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Retina iPad mini: How good is it for comic book reading?

I don't know how big the intersection is between gadget nerds and comic book nerds, but based on how many questions we've gotten about how legible and enjoyable comics are on the new Retina iPad mini, I'm guessing it's pretty close to Galactus big. The iPad Air, thanks to its large, 9.7-inch 2048x1536 display, is currently undisputed king of the comic book tablets. The Retina iPad mini, however, includes just as many pixels, albeit crammed down into a 7.9-inch display. That works out to 264 pixels-per-inch (ppi) for the Air, and 326ppi for the mini. That means word bubbles are smaller, lettering is smaller - everything is smaller. But is it too small?

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Having issues getting AT&T data on your new iPad Air or iPad mini with Retina display? Here's what to do!

If you're having issues getting an AT&T data plan added to your iPad Air or iPad mini with Retina display, you aren't alone! Lots of people have expressed frustration with the built-in account management tool that comes stock on all AT&T model iPads. We've reached out to AT&T and done a little homework ourselves. So if you're having issues, follow along and we'll help you get up and running in no time!

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Do you see image retention on your Retina iPad mini? [Poll]

Do you see image retention on your Retina iPad mini?

Much has been said about the – still frankly pretty darn impressive – display on the Retina iPad mini. Narrow color gamuts are clear to see when you sit the mini next to the iPad Air but what about this image retention issue; are you seeing it on yours?

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Retina iPad mini iSight and FaceTime HD camera tests

The iSight camera in the Retina mini remains unchanged from last year's original. It's still the same 5 megapixel, backside illuminated (BSI), five-element, hybrid IR file red, and f/2.4 aperture. What has changed is the Apple A7 processor inside, and the image signal processor (ISP) inside it. That's 2 generations ahead in terms of imaging technology, which includes auto white balance, focus, exposure, face-detection, and more. In daylight, when the sun is flooding it with photons, there won't be much if any difference. When it comes to low-light, however, the A7 ISP pulls a little more detail out of the darkness, same as the iPad Air, but certainly nowhere near as good as the superior optics in the iPhone 5s. So the question becomes, how good - or bad - is it?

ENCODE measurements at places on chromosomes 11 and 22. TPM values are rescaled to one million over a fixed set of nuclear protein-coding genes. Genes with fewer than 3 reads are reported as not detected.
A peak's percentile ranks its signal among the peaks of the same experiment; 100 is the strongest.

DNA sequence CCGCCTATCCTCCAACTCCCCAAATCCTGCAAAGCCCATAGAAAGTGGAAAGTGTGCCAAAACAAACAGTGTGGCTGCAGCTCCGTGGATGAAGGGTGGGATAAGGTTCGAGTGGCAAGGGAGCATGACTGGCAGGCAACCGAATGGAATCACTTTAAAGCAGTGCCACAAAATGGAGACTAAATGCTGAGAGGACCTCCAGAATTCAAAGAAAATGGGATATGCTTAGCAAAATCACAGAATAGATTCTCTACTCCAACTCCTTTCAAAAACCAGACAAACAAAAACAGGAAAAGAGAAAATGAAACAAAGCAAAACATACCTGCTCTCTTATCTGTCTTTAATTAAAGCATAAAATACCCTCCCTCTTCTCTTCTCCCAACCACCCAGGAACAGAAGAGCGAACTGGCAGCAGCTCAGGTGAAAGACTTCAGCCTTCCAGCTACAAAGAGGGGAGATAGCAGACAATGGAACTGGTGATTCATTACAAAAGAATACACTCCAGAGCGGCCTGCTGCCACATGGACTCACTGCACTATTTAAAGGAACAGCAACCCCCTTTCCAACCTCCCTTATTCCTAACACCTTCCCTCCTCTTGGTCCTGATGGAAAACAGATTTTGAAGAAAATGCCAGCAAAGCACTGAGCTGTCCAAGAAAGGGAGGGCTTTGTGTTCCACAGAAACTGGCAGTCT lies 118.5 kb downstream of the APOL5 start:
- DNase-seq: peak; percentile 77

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Grab a UK iPad Air for just £329 today only from Play.com!

Deals on new Apple products are always few and far between, and since we don't really do Black Friday here in the UK, this one is an early chance to save some cash on a new iPad Air. For today only, online retailer Play.com is selling the 16GB WiFi only iPad Air for just £329!

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Retina iPad mini display: How icons, text, and comics compare

The Retina iPad mini has an LED-backlit LCD screen with in-plane switching (IPS) for a wide viewing angle. It also has a 2048x1536 display crammed down to 326ppi to fit into a 7.9-inch screen. That's the same pixel count as the iPad Air, the same density as the iPhone 5s, and the same screen size as the original iPad mini. (And yes, the same narrow color gamut as the original iPad mini as well.) So what does all this mean for the stuff we look at all day, the icons, the comics and graphics, and the text?

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Retina iPad mini display: High density, narrow color-gamut, possible image retention

The Retina iPad mini promises all the pixels of the iPad Air at the density of the iPhone 5s. That's 2048x1536 at 326ppi. If that sounds like a screen-dream come true, in many ways it is. Unfortunately, the Retina iPad mini only provides the same, narrower color gamut of the original iPad mini. That translates into reds that appear slightly less saturated on the Retina iPad mini than they do on any of the full-sized Retina iPads, or Retina iPhones. Anand Lal Shimpi ran his usual, comprehensive battery of tests for AnandTech:

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Are you an iPad photographer and proud of it? [Poll]

Are you an iPad photographer and proud of it?

It's a discussion we've had many, many times before; using your iPad – or any other tablet for that matter – as a camera. Some love it, some hate it, some ridicule it and others just don't care, but it's a subject most of us have an opinion on. We always say that the best camera you have is the one you have with you, and increasingly folks are carrying their iPads with them everywhere they go. So, are you an iPad photographer, and proud of it?